I know you guys MUST be tired of scope questions ... but I need some help getting through this fog ...

The following code works (notice where I instanced 'cp') ....

public partial class frmMain : Form
    {
        ConnectParams cp = new ConnectParams();

        public frmMain()
        {
            // Fires up the form
            InitializeComponent();
        }

        // Menu File Exit
        private void exitToolStripMenuItem_Click(object sender, EventArgs e)
        {
            System.Windows.Forms.Application.Exit();
        }

        private void Form1_Load(object sender, EventArgs e)
        {

        }

        private void button1_Click(object sender, EventArgs e)
        {
            SmtpClient client = new SmtpClient(cp.GetServerAddress(), cp.GetPortNumber());
        }
    }
}

However, the following code does not (notice where I instance 'cp') ... I get a "cp does not exist in this context" error for the button1_Click event.

namespace AQuickShoutOut
{
    public partial class frmMain : Form
    {
        public frmMain()
        {
            InitializeComponent();

            ConnectParams cp = new ConnectParams();
        }

        private void Form1_Load(object sender, EventArgs e)
        {

        }

        private void button1_Click(object sender, EventArgs e)
        {
            SmtpClient client = new SmtpClient(cp.GetServerAddress(), cp.GetPortNumber());
        }
    }
}

My question is ... doesn't the first example make the cp object global? I don't really want it (or need it) to be global.

But more importantly, why doesn't the second example work? It seems to me, instanced where it is, that it should be available to all the methods and events of frmMain.

So, yeah, I'm not asking you how to fix it ... I'm asking someone to beat it into my thick skull why the first version does, and the second version does.

I'm soooo frustrated with this whole scope thing in C# because I'm used to being lazy and just making crap global unless its specifically used in the function or method.

So now I'm trying to train myself to make nothing global ... and it just doesn't seem to be cooperating.

Thanks in advance.

By the way ... before anyone thinks I'm a total idiot, I do understand that the second instancing is done in the constructor for the form ... that hasn't escaped me.

That's more or less why it made sense to me to put it there first.

> doesn't the first example make the cp object global?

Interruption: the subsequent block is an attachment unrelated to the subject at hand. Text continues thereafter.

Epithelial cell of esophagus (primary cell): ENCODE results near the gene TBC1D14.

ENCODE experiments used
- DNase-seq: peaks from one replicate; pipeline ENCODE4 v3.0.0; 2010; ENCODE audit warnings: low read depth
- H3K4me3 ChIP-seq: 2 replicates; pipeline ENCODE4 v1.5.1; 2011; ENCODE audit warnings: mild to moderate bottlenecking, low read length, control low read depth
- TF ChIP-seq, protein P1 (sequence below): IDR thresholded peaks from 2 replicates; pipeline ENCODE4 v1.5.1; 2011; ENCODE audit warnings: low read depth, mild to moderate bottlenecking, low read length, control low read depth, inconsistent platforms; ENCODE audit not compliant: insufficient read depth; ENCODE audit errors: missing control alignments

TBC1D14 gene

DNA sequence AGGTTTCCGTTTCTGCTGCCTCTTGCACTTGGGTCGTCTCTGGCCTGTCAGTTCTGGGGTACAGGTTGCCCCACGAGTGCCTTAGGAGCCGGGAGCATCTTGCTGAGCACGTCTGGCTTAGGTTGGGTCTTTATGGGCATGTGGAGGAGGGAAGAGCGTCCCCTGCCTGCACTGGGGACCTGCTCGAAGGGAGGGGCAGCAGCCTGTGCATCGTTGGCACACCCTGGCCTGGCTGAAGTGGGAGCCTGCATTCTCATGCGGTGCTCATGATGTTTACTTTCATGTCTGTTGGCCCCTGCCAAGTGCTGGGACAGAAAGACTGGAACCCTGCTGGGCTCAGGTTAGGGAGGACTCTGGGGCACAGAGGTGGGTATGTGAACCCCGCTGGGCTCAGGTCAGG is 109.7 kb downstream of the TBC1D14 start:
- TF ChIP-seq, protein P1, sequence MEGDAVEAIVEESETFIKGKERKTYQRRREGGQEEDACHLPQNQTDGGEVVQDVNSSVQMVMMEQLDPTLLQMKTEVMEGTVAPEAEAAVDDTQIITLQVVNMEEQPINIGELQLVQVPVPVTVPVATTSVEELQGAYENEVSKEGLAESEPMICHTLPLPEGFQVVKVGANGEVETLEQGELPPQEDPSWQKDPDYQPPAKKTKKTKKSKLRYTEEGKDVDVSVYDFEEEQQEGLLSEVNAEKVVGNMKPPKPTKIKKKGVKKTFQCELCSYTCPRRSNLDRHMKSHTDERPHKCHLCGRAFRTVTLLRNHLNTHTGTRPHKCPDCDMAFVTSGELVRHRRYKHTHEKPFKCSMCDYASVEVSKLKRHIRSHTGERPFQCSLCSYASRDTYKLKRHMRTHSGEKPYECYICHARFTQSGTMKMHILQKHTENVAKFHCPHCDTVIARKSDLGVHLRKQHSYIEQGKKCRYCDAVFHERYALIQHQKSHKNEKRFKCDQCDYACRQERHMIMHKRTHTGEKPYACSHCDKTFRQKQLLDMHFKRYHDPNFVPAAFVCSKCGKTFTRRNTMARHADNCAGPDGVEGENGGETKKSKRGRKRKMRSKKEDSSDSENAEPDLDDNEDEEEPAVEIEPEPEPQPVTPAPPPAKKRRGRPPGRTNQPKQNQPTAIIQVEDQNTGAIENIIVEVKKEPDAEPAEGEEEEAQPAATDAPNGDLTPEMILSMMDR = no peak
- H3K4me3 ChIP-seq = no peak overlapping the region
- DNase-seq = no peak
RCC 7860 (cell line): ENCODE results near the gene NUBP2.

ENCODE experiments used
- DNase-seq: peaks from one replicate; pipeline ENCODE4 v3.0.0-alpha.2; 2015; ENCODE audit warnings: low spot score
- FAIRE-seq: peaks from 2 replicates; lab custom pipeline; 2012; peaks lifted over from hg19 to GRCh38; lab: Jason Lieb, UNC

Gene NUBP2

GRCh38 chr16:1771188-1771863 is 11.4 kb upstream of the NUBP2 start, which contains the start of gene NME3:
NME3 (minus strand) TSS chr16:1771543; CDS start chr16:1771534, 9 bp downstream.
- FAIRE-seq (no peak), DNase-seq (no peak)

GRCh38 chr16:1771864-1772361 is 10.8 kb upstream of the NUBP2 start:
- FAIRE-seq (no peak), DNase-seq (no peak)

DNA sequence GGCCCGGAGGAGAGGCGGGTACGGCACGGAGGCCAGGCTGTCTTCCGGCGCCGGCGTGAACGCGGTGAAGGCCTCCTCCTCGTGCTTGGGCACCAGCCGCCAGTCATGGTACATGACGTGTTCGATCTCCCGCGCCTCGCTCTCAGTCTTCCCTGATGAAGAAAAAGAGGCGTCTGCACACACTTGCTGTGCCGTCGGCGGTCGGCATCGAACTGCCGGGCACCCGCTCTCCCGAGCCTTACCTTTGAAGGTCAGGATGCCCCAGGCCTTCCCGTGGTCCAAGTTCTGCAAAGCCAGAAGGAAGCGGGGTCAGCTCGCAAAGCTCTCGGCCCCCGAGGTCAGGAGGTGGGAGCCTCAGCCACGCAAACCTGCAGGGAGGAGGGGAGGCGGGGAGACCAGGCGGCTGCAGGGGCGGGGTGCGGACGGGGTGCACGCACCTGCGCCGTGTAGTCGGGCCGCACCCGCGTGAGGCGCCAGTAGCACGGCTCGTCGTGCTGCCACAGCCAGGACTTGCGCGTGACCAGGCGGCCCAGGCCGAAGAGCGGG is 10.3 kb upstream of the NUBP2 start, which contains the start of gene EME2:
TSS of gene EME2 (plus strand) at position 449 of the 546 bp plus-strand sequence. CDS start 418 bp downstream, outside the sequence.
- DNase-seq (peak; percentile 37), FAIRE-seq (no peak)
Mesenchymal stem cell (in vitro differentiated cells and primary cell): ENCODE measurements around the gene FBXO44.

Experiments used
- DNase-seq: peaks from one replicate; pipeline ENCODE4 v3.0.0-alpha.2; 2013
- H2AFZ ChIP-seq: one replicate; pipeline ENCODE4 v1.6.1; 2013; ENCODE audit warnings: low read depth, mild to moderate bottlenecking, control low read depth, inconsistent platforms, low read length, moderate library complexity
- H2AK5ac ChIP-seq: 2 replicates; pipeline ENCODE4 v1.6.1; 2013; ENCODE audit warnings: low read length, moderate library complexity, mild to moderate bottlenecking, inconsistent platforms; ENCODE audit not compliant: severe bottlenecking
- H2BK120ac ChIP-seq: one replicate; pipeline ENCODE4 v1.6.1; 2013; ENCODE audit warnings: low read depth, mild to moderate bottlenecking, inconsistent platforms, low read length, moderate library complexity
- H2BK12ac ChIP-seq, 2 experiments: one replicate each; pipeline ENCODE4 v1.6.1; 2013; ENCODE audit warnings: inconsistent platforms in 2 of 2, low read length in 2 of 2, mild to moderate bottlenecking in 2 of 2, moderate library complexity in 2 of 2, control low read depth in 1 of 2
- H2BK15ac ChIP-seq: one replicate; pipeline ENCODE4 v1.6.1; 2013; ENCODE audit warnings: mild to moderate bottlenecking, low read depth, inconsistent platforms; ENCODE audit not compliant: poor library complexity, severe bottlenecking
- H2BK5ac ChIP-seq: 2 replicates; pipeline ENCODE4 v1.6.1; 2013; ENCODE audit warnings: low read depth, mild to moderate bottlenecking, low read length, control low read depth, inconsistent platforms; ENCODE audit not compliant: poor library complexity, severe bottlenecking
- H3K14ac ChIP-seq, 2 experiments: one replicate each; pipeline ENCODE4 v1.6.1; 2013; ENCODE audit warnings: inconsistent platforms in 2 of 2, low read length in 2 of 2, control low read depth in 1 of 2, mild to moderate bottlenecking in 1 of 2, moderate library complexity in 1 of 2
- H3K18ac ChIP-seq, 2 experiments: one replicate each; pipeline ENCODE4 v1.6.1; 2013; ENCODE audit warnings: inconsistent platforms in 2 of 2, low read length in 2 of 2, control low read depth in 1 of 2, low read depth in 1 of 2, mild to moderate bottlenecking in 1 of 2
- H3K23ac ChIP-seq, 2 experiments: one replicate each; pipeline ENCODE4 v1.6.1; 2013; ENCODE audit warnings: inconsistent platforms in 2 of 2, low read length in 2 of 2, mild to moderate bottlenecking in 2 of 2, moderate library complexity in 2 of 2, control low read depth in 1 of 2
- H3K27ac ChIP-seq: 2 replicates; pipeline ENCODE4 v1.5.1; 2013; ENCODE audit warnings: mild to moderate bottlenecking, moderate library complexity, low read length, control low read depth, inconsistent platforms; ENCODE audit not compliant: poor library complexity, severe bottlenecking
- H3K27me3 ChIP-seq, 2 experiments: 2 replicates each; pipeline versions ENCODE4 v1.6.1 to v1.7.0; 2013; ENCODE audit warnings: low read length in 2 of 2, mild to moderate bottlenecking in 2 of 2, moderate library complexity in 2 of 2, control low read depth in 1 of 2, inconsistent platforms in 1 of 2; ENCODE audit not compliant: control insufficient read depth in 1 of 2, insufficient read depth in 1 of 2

Perhaps it could be described as global within the frmMain class.

> I don't really want it (or need it) to be global.
You might not want it to be, but you *do* need it to be if more than one method is going to access it like that.

> why doesn't the second example work?
An easy way to think of basic scope is by looking at parentheses. An object can only be accessed in the same parentheses that it is declared in.

class Scoper
{
    int a;

    Scoper()
    {
        int b;

        // a and b are visible here
    }

    void method1()
    {
        int c;

        // a and c are visible here

        if (a != 0)
        {
            int d;
            // a, c and d are visible here
        }

        // a and c are visible here
    }

    void method2()
    {
        int e;

        // a and e are visible here

        if (a != 0)
        {
            int f;
            // a, e and f are visible here
        }

        // a and e are visible here
    }
}

> doesn't the first example make the cp object global?
Perhaps it could be described as global within the frmMain class.

> I don't really want it (or need it) to be global.
You might not want it to be, but you *do* need it to be if more than one method is going to access it like that.

> why doesn't the second example work?
An easy way to think of basic scope is by looking at parentheses. An object can only be accessed in the same parentheses that it is declared in.

I see ... so in general, its in the constructor method and goes away when the constructor is finished?

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